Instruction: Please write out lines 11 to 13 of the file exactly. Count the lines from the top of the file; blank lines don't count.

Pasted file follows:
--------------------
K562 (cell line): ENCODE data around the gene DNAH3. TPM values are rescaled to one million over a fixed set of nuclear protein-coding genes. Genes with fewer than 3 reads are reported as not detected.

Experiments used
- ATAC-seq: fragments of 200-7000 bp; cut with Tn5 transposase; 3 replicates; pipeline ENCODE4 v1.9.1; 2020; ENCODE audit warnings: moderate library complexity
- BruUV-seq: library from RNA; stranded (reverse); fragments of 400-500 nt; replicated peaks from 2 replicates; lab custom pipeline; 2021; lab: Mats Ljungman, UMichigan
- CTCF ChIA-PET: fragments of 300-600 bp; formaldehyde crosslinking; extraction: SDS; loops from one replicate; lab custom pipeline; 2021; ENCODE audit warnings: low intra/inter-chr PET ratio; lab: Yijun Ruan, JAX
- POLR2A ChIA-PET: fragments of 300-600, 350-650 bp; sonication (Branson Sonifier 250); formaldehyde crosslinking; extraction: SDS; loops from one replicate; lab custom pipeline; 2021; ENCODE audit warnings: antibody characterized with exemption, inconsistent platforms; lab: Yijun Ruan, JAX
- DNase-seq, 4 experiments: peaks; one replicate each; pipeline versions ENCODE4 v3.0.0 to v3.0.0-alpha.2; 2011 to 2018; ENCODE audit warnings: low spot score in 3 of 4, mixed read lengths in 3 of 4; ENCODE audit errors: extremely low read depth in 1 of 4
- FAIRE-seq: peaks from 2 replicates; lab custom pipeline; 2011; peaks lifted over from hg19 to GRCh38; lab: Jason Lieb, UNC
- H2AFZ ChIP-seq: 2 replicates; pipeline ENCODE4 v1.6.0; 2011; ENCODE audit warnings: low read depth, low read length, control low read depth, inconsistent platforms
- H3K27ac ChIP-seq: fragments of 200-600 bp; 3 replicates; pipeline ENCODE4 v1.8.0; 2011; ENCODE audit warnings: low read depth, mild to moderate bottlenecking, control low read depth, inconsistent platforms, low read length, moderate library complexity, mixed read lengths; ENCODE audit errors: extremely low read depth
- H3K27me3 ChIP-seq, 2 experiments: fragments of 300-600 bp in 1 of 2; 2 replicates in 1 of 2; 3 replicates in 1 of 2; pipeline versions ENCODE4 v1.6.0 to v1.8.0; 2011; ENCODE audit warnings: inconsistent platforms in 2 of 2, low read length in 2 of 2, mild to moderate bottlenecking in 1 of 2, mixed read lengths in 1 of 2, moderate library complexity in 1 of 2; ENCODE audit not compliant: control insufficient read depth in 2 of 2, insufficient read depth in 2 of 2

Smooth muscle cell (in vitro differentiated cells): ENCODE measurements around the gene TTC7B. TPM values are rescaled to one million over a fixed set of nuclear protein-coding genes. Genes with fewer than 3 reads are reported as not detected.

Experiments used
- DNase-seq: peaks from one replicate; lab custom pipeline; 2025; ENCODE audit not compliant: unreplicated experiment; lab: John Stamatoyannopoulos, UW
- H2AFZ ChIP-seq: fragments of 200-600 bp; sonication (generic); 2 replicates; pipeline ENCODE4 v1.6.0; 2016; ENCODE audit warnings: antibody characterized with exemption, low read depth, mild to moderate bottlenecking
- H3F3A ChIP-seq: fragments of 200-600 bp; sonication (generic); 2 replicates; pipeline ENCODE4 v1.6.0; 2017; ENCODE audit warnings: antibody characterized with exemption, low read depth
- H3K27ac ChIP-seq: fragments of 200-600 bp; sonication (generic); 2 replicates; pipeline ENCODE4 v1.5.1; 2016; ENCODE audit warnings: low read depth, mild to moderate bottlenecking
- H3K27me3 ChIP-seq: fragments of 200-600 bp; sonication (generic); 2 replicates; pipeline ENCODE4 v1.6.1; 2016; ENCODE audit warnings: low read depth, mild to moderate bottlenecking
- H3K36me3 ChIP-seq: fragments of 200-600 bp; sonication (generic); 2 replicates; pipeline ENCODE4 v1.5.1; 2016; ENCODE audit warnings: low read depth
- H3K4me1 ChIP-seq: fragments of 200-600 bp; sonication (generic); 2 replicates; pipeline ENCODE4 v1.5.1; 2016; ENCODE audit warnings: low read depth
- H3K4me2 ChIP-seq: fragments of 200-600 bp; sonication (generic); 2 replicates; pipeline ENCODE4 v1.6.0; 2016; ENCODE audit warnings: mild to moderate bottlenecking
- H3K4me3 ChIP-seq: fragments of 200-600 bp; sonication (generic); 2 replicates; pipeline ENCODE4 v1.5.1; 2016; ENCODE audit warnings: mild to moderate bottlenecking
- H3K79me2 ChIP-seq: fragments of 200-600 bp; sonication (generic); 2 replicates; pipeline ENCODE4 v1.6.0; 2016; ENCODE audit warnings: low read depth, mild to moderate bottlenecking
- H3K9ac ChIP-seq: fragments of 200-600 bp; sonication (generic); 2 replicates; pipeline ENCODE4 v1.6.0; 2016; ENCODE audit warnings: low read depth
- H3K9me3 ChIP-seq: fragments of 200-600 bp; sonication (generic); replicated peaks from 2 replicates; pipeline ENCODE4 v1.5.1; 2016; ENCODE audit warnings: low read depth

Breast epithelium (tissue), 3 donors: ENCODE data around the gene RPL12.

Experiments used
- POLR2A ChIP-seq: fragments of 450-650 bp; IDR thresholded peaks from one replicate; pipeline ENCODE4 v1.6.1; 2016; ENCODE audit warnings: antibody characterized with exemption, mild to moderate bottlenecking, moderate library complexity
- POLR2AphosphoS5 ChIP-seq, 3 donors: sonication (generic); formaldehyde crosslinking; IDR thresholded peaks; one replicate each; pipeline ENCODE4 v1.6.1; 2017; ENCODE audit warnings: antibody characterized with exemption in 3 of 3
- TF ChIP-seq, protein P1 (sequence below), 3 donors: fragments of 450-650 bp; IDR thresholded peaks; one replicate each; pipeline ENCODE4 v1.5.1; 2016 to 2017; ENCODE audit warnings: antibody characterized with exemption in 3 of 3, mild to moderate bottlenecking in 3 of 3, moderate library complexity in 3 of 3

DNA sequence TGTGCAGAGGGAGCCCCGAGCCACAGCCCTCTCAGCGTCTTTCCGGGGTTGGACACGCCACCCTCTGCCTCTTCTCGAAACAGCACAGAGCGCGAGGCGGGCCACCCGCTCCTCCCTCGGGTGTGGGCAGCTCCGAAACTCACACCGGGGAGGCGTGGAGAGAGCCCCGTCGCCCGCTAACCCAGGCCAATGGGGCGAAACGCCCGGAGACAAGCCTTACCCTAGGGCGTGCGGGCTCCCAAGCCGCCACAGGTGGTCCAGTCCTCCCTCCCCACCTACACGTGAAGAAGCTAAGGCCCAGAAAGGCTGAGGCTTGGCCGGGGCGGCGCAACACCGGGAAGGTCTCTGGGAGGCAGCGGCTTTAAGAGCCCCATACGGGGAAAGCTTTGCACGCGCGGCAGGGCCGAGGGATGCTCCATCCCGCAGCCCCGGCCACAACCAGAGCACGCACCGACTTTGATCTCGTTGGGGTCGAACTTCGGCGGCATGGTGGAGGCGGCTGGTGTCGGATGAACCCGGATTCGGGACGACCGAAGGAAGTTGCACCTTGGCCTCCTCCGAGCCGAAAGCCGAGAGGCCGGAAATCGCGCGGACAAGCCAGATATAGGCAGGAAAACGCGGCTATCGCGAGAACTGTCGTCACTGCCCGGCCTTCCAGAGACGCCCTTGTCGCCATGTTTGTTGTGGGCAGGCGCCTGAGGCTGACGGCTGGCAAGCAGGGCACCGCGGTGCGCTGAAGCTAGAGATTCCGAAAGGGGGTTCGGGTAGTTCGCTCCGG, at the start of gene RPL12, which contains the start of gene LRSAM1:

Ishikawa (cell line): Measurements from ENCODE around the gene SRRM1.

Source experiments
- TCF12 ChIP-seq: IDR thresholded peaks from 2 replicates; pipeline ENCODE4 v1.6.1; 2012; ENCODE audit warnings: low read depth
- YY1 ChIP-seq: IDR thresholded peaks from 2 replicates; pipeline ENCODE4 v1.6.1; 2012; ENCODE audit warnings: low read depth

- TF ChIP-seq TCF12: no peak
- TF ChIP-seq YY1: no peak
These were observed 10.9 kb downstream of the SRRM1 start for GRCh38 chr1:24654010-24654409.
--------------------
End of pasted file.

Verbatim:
- H3K27me3 ChIP-seq, 2 experiments: fragments of 300-600 bp in 1 of 2; 2 replicates in 1 of 2; 3 replicates in 1 of 2; pipeline versions ENCODE4 v1.6.0 to v1.8.0; 2011; ENCODE audit warnings: inconsistent platforms in 2 of 2, low read length in 2 of 2, mild to moderate bottlenecking in 1 of 2, mixed read lengths in 1 of 2, moderate library complexity in 1 of 2; ENCODE audit not compliant: control insufficient read depth in 2 of 2, insufficient read depth in 2 of 2

Smooth muscle cell (in vitro differentiated cells): ENCODE measurements around the gene TTC7B. TPM values are rescaled to one million over a fixed set of nuclear protein-coding genes. Genes with fewer than 3 reads are reported as not detected.

Experiments used